Publication: Monitor Volume: 4 Issue: 216

The Georgian parliament approved yesterday the nomination of Davit Onoprishvili as finance minister. His immediate predecessor, “financial whiz-kid” Mikheil Chkuaseli, resigned last week under fire after his fiscal and monetary policies proved insufficient to forestall a financial crisis (see the Monitor, November 16). Onoprishvili, 37 (to Chkuaseli’s 28), is a graduate of Columbia University in the United States and a former employee of the World Bank. He is a parliamentary deputy of the governing Union of Citizens of Georgia (UCG) and has until now chaired the legislature’s committee on economic reforms. Onoprishvili’s nomination by Eduard Shevardnadze suggests that the president places undiminished trust in the young, Westernized group of UCG officials, who tend to compete with the middle-aged Komsomol veterans in Shevardnadze’s entourage. One member of the latter group, State Minister (equivalent to prime minister) Vazha Lortkipanidze, was instrumental in pushing Chkuaseli out.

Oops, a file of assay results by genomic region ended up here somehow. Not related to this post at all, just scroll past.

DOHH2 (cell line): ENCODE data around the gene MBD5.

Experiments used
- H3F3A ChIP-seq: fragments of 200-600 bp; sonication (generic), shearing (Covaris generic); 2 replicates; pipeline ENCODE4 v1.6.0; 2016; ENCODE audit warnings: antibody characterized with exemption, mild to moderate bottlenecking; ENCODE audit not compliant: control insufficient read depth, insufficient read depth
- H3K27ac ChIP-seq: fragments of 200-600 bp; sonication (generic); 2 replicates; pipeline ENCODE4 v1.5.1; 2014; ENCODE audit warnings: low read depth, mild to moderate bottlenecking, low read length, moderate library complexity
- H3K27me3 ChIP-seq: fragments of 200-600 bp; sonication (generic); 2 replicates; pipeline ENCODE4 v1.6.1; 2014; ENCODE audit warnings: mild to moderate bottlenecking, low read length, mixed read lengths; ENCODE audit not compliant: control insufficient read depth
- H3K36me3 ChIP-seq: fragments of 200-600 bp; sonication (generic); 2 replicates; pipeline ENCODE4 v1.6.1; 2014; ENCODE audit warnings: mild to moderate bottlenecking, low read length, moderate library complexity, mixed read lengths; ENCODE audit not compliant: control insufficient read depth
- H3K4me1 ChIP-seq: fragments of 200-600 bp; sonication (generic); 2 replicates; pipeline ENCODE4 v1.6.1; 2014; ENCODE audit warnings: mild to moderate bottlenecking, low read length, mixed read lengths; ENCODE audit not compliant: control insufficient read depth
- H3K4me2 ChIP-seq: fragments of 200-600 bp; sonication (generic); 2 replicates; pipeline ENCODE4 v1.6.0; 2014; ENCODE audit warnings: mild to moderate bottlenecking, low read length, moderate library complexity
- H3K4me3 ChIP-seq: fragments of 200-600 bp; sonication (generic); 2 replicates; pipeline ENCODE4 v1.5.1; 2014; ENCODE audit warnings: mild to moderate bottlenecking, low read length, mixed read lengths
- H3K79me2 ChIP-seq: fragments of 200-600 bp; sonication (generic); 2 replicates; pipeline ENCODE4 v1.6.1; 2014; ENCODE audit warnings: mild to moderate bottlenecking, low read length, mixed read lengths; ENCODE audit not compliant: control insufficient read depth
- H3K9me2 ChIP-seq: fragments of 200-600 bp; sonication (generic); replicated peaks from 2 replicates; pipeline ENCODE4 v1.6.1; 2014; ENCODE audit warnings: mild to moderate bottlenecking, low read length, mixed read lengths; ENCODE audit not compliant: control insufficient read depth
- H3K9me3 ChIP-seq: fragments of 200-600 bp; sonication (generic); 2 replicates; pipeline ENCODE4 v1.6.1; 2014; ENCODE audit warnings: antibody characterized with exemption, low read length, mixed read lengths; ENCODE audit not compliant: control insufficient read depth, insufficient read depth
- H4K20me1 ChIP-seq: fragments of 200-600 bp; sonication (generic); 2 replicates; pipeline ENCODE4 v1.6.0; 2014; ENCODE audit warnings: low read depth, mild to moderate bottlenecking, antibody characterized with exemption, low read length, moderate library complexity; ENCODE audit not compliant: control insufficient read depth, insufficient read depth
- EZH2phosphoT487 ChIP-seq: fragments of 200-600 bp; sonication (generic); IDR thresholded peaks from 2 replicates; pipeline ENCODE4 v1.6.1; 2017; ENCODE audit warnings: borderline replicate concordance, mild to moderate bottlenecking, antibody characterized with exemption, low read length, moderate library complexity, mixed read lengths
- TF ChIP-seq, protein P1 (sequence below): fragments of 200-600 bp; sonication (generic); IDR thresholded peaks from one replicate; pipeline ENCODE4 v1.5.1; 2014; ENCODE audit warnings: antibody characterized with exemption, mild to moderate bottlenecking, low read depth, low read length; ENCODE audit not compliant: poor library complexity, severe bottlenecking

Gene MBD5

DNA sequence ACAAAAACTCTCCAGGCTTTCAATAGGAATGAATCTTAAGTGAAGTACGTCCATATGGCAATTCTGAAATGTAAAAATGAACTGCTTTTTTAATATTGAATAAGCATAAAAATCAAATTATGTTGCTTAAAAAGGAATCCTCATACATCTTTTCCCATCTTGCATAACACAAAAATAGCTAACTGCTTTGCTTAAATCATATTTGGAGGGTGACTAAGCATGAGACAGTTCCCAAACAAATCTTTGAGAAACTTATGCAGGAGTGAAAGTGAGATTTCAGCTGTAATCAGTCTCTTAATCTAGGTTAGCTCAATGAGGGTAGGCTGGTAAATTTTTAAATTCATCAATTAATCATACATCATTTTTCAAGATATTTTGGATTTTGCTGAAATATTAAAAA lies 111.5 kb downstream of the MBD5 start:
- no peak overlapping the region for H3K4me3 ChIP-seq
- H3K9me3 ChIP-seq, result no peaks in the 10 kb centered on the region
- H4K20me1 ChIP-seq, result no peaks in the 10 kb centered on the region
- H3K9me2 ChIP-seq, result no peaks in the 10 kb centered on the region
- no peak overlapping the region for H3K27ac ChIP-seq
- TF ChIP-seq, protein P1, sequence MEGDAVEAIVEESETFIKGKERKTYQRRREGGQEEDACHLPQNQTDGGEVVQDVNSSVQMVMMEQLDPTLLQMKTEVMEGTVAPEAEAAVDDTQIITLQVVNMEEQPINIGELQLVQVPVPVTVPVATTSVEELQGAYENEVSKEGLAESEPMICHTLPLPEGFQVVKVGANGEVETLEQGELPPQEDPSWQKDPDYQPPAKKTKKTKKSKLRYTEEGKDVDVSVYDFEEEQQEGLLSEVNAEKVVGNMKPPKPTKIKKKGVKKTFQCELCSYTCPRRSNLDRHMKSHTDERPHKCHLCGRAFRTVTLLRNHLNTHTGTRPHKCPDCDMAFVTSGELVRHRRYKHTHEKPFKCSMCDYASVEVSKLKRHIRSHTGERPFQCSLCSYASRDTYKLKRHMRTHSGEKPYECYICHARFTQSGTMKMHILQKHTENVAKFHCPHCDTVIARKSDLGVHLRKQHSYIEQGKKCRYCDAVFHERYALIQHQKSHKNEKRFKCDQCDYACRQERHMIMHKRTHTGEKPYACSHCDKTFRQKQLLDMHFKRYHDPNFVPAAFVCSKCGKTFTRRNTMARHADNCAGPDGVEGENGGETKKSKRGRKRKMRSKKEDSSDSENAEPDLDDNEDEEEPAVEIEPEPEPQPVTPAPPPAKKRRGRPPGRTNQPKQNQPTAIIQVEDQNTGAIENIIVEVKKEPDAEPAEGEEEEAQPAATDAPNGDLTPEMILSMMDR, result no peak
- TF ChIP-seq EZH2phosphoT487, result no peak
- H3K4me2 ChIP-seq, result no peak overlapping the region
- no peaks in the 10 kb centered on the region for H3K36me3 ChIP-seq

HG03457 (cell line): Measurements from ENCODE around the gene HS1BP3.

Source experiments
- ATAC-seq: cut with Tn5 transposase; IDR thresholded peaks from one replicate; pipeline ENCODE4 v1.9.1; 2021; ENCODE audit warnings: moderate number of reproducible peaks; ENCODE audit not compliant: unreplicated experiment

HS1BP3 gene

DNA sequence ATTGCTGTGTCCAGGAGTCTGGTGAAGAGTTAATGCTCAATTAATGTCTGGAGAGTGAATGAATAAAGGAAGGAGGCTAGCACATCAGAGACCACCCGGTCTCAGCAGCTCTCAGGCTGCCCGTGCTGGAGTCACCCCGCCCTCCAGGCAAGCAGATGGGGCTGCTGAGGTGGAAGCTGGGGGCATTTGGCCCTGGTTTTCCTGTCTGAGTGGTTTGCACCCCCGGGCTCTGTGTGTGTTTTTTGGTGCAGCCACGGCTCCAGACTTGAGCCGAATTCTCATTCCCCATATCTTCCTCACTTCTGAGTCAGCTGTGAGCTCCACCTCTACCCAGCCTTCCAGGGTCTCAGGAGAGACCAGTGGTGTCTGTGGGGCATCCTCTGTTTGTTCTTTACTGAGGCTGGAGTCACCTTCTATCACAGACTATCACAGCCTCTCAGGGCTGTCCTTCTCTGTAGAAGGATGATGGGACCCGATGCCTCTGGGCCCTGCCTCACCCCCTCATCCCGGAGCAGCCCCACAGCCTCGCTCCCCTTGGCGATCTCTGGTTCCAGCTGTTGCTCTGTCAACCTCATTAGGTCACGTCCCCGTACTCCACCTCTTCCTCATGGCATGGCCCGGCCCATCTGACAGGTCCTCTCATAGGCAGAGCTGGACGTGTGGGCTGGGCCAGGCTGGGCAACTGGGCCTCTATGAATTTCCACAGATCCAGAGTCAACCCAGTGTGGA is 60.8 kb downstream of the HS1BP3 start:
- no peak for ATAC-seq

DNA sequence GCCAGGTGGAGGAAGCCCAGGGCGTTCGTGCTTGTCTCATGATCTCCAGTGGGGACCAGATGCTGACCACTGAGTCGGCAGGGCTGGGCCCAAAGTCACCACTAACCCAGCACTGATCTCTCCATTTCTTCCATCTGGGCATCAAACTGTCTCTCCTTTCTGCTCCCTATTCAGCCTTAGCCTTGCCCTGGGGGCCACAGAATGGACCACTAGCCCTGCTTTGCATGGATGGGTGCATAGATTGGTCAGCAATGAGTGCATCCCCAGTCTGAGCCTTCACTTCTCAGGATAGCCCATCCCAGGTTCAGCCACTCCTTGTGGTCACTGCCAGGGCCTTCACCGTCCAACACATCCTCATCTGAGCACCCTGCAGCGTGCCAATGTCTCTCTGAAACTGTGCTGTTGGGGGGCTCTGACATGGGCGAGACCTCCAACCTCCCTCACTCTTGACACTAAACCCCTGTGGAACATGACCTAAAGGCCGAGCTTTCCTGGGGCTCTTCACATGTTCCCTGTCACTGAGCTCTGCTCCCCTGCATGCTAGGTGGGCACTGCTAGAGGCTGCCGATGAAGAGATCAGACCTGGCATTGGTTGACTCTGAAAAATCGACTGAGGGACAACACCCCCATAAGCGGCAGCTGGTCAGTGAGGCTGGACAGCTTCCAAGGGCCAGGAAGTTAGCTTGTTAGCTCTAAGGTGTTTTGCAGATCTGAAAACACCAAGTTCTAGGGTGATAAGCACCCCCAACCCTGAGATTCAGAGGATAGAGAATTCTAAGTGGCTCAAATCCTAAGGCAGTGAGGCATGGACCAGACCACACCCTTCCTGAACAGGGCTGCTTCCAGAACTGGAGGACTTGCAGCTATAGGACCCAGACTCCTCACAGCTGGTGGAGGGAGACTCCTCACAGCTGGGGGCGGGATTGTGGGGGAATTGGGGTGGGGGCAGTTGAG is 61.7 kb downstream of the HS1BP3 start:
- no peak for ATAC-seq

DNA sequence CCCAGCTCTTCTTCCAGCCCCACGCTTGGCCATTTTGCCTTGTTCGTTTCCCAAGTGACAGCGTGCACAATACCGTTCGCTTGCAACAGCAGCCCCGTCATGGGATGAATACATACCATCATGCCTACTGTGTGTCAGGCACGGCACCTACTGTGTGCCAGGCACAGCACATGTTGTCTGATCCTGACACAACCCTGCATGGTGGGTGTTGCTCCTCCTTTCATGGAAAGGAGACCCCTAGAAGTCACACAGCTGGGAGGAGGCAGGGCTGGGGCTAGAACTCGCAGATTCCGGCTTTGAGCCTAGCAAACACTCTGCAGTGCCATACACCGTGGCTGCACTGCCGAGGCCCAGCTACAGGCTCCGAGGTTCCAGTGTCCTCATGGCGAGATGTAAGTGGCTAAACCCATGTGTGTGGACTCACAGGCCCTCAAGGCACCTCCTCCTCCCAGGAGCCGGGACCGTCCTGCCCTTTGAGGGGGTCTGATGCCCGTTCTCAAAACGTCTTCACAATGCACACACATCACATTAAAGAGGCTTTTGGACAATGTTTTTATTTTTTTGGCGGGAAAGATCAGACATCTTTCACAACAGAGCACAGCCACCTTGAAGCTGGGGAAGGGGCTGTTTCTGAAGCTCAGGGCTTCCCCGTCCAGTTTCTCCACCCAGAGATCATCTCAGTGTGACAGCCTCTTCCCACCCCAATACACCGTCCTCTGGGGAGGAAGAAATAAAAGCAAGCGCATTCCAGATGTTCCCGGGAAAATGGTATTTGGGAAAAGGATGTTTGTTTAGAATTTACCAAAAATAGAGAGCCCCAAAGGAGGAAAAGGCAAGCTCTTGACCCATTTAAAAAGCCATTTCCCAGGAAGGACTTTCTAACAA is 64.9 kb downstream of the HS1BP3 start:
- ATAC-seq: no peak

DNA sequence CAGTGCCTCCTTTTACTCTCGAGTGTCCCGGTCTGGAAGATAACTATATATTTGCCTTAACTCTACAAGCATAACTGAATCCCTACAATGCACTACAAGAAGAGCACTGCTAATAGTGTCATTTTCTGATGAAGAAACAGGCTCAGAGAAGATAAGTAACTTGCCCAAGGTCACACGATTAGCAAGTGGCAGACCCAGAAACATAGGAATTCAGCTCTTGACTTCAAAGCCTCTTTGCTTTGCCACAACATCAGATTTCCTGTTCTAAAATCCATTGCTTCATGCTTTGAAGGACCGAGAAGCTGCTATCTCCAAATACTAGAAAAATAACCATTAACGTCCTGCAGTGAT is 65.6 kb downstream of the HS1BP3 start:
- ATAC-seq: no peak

The new finance minister inherits a crisis which is only beginning but is expected to deepen. The government’s wage and pension arrears are growing, exports are declining, the Central Bank’s foreign currency reserves are falling rapidly (from an already modest US$140 million in September to US$80 million at present), and the stability of the lari (the national currency) is in question. One cause of the problems is the spillover from Russia’s financial crisis and the shrinkage of the Russian market for such traditional Georgian exports as wine, tobacco and tea. But according to Georgian economic reformers and Western experts, the main cause lies in inadequate tax collection, which in turn stems largely from official corruption and selective privileges to favored groups. Onoprishvili promises to go after tax defaulters and to resist political pressure to curb such corruption, enforce the recently adopted, IMF-approved tax code, and resist printing lari (Prime-News, Reuters, November 19).